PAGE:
Gaming Globes

I always had a curiosity with maps and map making. One thing that came to my awareness is that your typical RPG map makes little sense when you consider a round world. Beyond the fact that they map behaves like toruses (you go go down the bottom and appear uptop and traveling in a diagonal straight line odes not return you to the starting location. I mean the land masses just don’t seem quite natural for a globe. I played around with this idea in Blender but the gifs I made of the planets just did not do the idea justice. So I made it in unity instead.


Click the above image to check out Game Globes, featuring Final Fantasy 1, 2, 4, 5 , 6 (twice), and Dragon Quest 3, Seiken Densetsu 2-3 and Terranigma.

Load time is pretty huge (25 megs) but it’s pretty cool if you’re interested. The maps were often stretched to try and make them less troubling, scale wise, but the large oceans remain. Only a tad worse than the South Pacific though, to be honest. Also if you’re interesting in a local executable, here’s one for windows. Be warned, it’s 40 megs.

3 thoughts on “Gaming Globes

  1. Very cool, Kayin.

    I’m surprised no one has ever done this before. But, I can’t think of ever seeing any of these maps put on a globe before…

    Now it’s time to figure out how to maps these to a torus?

  2. Well, one easy 2D fix is to make a 180-degree-rotated, duplicate world just north of the original, then offset half the distance horizontally; and include a “reorient 180-degrees option” (or basically, a warp to the same spot of the flip-map). But this would also make for data redundancy.

    Oh well. I’d always imagined that “square worlds” were ironically torus-shaped anyways, located between two suns; and that day/night was somehow conveyed by the planet’s relative atmosphere instead of orbital position. After all, if it’s night in a world, it’s night IN THE WHOLE WORLD. Right?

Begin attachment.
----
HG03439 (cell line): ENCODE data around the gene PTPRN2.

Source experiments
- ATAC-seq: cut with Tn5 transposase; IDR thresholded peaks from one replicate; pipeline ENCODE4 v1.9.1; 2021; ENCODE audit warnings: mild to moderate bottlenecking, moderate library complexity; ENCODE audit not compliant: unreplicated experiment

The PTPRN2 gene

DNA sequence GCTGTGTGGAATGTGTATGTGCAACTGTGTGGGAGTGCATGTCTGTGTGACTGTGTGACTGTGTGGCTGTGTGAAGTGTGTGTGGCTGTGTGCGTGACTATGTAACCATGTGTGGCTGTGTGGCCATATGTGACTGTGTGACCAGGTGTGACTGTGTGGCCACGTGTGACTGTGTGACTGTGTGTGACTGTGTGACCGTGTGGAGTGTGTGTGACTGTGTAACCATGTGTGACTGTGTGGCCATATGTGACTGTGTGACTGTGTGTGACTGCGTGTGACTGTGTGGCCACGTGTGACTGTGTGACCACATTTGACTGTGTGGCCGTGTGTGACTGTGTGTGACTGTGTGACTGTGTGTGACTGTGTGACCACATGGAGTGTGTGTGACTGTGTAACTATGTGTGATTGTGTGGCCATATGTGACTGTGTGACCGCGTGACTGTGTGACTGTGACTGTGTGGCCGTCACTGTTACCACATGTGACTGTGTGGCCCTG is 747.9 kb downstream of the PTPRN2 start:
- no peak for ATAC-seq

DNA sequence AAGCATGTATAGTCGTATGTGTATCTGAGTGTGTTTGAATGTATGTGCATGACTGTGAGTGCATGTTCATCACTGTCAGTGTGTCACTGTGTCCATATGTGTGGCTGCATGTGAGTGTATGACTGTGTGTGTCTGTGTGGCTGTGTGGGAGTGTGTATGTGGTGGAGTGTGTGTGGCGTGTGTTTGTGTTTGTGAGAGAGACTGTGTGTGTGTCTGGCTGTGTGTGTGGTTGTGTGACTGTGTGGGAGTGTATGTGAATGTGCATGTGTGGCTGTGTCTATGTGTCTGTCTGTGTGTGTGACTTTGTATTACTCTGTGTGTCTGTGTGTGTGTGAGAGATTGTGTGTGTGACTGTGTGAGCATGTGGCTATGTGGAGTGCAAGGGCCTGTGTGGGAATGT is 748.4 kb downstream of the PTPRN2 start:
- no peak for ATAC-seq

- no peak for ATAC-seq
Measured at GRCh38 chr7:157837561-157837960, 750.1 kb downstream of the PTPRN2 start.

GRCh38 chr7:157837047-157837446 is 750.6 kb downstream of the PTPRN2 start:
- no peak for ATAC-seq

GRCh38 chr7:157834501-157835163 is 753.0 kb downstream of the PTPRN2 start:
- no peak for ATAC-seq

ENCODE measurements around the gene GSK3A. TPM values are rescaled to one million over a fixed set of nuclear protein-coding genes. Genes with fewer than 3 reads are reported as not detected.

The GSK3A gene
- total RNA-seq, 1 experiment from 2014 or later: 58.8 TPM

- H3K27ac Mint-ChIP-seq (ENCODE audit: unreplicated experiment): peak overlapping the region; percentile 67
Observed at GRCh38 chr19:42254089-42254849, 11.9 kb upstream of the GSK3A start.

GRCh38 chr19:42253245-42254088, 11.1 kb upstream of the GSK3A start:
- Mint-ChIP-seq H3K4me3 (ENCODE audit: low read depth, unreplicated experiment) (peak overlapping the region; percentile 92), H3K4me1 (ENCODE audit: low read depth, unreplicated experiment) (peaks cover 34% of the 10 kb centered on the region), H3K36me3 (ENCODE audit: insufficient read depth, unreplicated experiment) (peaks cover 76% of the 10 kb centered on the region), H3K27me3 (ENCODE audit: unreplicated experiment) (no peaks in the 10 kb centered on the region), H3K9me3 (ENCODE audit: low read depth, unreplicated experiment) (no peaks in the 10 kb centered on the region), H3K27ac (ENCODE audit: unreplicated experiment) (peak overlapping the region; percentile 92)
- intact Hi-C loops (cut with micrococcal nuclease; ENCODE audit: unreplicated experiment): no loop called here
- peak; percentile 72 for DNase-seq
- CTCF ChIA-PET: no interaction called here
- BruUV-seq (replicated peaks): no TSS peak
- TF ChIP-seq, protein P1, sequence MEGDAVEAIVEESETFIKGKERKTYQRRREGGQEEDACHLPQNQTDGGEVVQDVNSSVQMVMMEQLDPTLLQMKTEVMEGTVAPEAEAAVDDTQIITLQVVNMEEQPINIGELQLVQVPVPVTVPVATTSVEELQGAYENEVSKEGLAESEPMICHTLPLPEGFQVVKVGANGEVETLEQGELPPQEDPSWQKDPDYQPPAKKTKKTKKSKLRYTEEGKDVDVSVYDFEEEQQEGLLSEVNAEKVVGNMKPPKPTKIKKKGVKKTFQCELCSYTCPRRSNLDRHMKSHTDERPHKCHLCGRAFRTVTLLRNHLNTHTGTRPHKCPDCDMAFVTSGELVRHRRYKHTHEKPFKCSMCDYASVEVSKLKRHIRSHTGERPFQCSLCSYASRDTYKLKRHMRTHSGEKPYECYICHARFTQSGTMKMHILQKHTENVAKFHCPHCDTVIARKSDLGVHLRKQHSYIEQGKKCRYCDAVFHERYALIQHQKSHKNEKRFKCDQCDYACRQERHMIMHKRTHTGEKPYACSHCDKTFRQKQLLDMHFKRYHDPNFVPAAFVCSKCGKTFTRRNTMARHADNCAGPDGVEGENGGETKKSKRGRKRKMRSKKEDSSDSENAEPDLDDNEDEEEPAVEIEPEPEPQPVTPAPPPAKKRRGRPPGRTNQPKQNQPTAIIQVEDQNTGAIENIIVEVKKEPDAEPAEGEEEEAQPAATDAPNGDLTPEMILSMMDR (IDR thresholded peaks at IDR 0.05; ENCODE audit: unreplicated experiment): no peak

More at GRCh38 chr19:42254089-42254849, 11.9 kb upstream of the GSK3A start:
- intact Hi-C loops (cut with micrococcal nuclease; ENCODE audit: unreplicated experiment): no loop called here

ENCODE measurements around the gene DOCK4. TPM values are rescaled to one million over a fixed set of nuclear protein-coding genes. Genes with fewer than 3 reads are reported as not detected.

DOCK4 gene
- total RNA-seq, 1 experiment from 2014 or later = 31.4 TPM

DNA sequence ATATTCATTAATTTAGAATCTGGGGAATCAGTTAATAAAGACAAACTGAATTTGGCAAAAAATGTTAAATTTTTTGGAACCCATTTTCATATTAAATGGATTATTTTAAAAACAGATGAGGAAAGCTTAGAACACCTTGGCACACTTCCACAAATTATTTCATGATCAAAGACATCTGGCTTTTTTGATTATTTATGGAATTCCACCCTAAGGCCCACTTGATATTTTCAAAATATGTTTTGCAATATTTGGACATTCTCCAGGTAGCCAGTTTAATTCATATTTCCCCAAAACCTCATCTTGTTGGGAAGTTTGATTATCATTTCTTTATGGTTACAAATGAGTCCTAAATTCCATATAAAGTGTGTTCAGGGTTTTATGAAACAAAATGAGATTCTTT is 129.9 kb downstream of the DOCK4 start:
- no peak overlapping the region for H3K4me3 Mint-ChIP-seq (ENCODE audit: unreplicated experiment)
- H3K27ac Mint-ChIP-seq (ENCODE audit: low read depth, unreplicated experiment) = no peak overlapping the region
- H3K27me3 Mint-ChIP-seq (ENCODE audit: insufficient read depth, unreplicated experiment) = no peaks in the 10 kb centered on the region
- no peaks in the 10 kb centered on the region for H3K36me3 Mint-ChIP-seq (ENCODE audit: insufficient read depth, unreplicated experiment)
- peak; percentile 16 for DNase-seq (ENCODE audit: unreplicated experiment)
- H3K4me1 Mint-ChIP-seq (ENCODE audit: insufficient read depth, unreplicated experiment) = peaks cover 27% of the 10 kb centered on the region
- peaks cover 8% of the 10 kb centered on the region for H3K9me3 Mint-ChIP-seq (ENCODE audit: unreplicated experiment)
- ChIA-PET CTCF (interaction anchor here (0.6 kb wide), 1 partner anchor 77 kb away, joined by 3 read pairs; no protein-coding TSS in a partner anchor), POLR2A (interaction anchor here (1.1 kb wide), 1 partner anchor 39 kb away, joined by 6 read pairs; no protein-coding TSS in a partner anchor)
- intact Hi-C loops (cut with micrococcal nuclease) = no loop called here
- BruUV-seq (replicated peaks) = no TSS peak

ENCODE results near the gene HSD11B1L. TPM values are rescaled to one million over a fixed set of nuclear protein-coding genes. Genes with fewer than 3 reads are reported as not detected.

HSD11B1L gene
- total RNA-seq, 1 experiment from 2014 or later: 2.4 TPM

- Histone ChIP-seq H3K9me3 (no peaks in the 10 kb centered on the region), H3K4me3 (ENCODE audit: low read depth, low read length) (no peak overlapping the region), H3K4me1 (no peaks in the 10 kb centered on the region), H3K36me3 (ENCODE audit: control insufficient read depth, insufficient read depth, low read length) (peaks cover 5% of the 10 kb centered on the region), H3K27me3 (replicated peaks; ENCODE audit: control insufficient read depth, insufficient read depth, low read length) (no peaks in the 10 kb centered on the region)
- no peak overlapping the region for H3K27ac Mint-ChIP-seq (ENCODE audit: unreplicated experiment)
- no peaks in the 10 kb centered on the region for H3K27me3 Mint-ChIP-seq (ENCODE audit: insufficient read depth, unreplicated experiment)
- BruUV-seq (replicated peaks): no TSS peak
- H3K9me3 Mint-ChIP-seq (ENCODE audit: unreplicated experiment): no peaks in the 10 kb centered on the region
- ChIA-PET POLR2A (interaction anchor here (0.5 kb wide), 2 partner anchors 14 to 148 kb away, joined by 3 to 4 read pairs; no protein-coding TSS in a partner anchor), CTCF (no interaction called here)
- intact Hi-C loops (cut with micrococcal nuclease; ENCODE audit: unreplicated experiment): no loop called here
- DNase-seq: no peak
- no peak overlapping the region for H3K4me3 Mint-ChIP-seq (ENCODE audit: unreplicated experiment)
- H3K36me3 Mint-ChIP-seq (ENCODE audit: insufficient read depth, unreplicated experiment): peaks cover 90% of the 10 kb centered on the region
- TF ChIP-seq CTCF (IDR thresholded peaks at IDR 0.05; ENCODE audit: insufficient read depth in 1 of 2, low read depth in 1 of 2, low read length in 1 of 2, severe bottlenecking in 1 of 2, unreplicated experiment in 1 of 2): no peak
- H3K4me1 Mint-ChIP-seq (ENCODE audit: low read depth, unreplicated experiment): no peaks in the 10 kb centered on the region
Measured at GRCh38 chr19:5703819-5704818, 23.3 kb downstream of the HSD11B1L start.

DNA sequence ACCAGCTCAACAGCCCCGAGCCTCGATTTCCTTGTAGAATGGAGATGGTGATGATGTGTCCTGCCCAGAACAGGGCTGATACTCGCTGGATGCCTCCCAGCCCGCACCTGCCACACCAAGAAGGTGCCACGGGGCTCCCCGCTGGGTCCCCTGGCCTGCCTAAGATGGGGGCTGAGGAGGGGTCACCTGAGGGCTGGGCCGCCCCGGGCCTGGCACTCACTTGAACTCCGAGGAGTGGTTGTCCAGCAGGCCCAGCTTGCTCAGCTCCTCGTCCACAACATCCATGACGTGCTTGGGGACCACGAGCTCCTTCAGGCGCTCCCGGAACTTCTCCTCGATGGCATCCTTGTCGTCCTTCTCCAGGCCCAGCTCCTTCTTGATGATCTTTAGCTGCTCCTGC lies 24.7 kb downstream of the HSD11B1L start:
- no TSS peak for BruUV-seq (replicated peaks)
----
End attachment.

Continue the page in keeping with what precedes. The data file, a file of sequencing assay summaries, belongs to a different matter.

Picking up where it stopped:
3. Is there some multiple layer option on what you used to make these? I ask because the toggle atmosphere button is turning the globes sphere-of-annihilation-black.

    At least one of those maps, the Final Fantasy VI World of Ruin map, evades the not looking natural criticism by being the product of an unnatural disaster that shifted continents around. Final Fantasy I might have had some towns destroyed by flooding if it took its map seriously when the player blew open the passage between the inner sea and the ocean. Final Fantasy IV’s map is stranger then that globe reflects because it has a large cave that probably should have sunk a couple of its landmasses and lowered its ocean. One of the moons in Final Fantasy IV is also hollow.

    Kayin, perhaps you would get a kick out of reading K’s Dungeonomicon.
    http://community.wizards.com/go/thread/view/75882/19527098/The_Dungeonomicon?pg=1
    It contains explorations of D&D (3rd Edition I think) mechanics and consequences for the game world such as:
    “Wish and the Economy

    An Efreet can provide a wish for any magical item of 15,000 gp or less. A Balor can greater teleport at will, but can only carry 30 pounds of currency while doing so. Even in platinum pieces, that’s 15,000 gp worth of metal. The long and the short of it is – at the upper end of the economy currency has no particular purchasing power and magic items of 15,000 gp value or less are viewed as wooden nickels at best. You can spend 15,000 gp and get magic items, but people in the know won’t sell you a magic item worth 15,001 gp for money. That kind of item can only be bought for love. Or human souls. Or some other planar currency that is not replicable by chain binding a room full of Efreet to make in bulk.

    Powerful characters actually can have bat caves that have sword racks literally covered in 15,000 gp magic items. It’s not even a deal because they could just go home and slap some Efreet around and get some more. But even a single major magic item – that’s heavy stuff that such characters will notice. Those things don’t come free with hope alone, and every archmage knows that.”

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